In 1887, a man named Richard Sears placed an ad in the Chicago Daily news that read: "WANTED: Watchmaker with reference who can furnish tools. State age, experience, and salary required". A young Hoosier named Alvah C. Roebuck responded and six short years later, the corporate firm of Sears, Roebuck and Co. came into existence. The company became well known for its famed mail-order catalogues (discontinued in 1993), and the fair and expedient services it provided to thousands of rural families. This site brings some of the Sears corporate history to life through narrative historical essays on the company's development, a fine history of its legendary "Big-Book" catalog, and individual store histories as well. For those with an interest in the Sears Modern Homes (sold by Sears from 1908-1940), there is also a great section on these structures, which although not innovative in their designs were part of a broader effort to extend home ownership to the general public. The site is rounded out by a selection of annual company reports and facts about the history of the company. [KMG]
FSA/OWI Color Transparencies
British Cartoon Prints
The Library of Congress (LC) recently announced the availability of early color photographs and prints in its online catalog, including the Prokudin-Gorskii Collection, Farm Security Administration/Office of War Information Color Transparencies, and British Cartoon Prints. Sergei Mikhailovich Prokudin-Gorskii photographed the Russian Empire between 1905 and 1915, using an early color process, producing about 1,900 glass plate negatives, all of which have been digitized by LC. The FSA/OWI Color Transparencies collection includes about 1,600 color transparencies, taken between 1933 and 1949, showing work and home life, culture, and the war industry in the U.S., Puerto Rico, and Virgin Islands, such as a view of a woman working on an airplane motor at the North American Aviation plant in California in 1942. Also available are about 500 British satirical prints dating from ca. 1621 - 1853, including, for example, "The horse America throwing his master" a print that shows a bucking horse throwing its rider, King George III. [DS]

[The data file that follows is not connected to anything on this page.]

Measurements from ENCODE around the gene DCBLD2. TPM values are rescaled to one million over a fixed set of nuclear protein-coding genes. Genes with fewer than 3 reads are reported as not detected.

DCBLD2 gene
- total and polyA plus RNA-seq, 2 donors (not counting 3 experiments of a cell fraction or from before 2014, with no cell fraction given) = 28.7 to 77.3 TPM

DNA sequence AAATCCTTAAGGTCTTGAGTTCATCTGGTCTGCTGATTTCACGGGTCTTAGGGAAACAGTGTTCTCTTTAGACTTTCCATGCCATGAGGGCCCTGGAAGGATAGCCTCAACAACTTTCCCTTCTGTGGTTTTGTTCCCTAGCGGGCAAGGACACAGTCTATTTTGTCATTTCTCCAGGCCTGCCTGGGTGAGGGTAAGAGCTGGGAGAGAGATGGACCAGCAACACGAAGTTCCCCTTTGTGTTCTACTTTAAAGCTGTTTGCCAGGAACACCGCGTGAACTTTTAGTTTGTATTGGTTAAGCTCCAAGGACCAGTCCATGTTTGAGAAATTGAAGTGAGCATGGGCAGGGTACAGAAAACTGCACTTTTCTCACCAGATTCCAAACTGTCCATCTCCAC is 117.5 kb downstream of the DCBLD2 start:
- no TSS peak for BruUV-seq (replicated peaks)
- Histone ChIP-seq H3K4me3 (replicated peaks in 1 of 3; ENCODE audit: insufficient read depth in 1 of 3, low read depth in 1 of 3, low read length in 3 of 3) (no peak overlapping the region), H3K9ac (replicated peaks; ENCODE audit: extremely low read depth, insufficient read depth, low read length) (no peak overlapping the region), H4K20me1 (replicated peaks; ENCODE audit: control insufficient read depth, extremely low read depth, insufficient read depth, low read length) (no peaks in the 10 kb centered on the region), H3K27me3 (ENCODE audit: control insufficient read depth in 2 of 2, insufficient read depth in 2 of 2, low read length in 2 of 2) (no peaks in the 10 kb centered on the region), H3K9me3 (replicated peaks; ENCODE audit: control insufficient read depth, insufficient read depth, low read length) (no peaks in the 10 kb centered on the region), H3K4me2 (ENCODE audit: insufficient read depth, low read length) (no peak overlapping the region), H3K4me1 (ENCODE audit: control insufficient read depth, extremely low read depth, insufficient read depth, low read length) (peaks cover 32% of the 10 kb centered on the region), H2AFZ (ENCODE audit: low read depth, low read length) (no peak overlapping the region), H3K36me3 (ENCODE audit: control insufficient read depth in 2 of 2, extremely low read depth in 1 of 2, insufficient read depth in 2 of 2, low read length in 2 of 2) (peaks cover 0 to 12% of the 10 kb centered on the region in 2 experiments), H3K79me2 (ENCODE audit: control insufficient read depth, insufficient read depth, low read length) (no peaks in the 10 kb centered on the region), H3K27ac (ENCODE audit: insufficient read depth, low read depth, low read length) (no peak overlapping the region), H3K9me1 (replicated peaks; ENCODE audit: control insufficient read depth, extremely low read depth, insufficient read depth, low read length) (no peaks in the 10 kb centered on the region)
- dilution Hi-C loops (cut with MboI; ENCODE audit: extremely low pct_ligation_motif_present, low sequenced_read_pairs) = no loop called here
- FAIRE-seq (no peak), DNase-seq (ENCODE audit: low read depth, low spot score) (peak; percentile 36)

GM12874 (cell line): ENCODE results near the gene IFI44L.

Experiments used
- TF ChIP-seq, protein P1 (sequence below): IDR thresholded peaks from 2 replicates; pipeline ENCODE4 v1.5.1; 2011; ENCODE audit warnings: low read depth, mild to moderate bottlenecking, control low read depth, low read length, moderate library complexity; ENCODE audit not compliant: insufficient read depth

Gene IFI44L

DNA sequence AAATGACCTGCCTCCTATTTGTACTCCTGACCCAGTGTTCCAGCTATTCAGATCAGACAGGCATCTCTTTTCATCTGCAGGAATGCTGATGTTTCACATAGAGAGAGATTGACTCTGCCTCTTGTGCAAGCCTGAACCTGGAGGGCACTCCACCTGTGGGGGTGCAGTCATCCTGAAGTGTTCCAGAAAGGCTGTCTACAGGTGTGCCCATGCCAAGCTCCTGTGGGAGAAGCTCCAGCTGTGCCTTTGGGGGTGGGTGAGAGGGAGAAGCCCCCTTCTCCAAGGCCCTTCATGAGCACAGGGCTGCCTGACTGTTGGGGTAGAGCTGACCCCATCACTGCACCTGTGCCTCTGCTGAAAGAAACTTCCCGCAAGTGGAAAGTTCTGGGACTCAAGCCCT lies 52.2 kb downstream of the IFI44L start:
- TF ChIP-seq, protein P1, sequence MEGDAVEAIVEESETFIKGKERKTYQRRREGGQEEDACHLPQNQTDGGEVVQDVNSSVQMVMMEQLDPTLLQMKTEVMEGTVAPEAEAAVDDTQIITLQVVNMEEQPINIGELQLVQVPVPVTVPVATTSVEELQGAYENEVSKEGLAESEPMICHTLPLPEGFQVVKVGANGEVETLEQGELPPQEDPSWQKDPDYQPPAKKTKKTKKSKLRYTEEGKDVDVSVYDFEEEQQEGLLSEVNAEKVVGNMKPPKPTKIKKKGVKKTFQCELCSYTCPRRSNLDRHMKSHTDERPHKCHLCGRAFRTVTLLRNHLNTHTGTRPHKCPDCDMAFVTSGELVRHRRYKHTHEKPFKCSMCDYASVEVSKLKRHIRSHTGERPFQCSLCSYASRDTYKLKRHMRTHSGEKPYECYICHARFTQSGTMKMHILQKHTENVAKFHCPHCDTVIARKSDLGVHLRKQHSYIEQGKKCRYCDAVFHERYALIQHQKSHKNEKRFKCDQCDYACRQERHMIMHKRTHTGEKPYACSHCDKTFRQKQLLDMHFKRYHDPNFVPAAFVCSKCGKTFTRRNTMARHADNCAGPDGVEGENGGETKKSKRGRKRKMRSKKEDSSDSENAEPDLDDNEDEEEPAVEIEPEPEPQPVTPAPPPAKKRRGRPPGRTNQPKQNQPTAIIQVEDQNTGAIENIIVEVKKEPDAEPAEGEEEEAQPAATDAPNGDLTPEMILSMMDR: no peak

Recently, the Library of Congress created the "I Hear American Singing" digital project in order to allow visitors the ability "to experience the diversity of American performing arts". One of its first online digital collections pays tribute to Katherine Dunham, who was born in Chicago in 1909 and is best known for incorporating Caribbean, African, and South American movement styles and themes into her ballets. Dunham is also well known for her anthropological explorations of dance, a lifelong passion that began with her studies at the University of Chicago in the late 1920s. While some digitized collections claim to be "multimedia" in their holdings, this particular collection truly lives up to this appellation. The very fine video clips contained within the archive allow visitors to watch interviews with Dunham, learn about her fieldwork, and watch excerpts from some of her many ballets, including Barrelhouse, L'Ag'Ya, and Shango. Users of this collection will also appreciate the introductory essays composed by Vicky J. Risner, who is the dance specialist for the music division of the Library of Congress. [KMG]
Hosted by Julie Andrews, and directed by Michael Kantor, this five-part series from PBS offers numerous insights into the wide world of the Great White Way throughout its long and fabled past, all the way up to the present day. Visitors may want to start by reading some of the fine essays in the "Hello, Broadway!" section where they can read about the relationship between Broadway and Hollywood, the role of political satire on Broadway, and the incorporation of rock music into Broadway productions. In the "Memorable Musicals" section, visitors can learn about important groundbreaking and influential musicals, including La Cage aux Folles and Hair. The Broadway Trivia game should not be missed, as visitors can answer a host of questions (accompanied by snippets of various musical numbers) as they try to navigate their way through Times Square to the theater of their choice. Of course, to get that first-hand experience about the life and times of some of Broadway's most storied legends, visitors will want to go to the "Stars over Broadway" section. Here they can listen to famed illustrator talk about the late Zero Mostel and watch theater historian Dwight Bowers talk about that master of the musical, Jerome Kern. [KMG]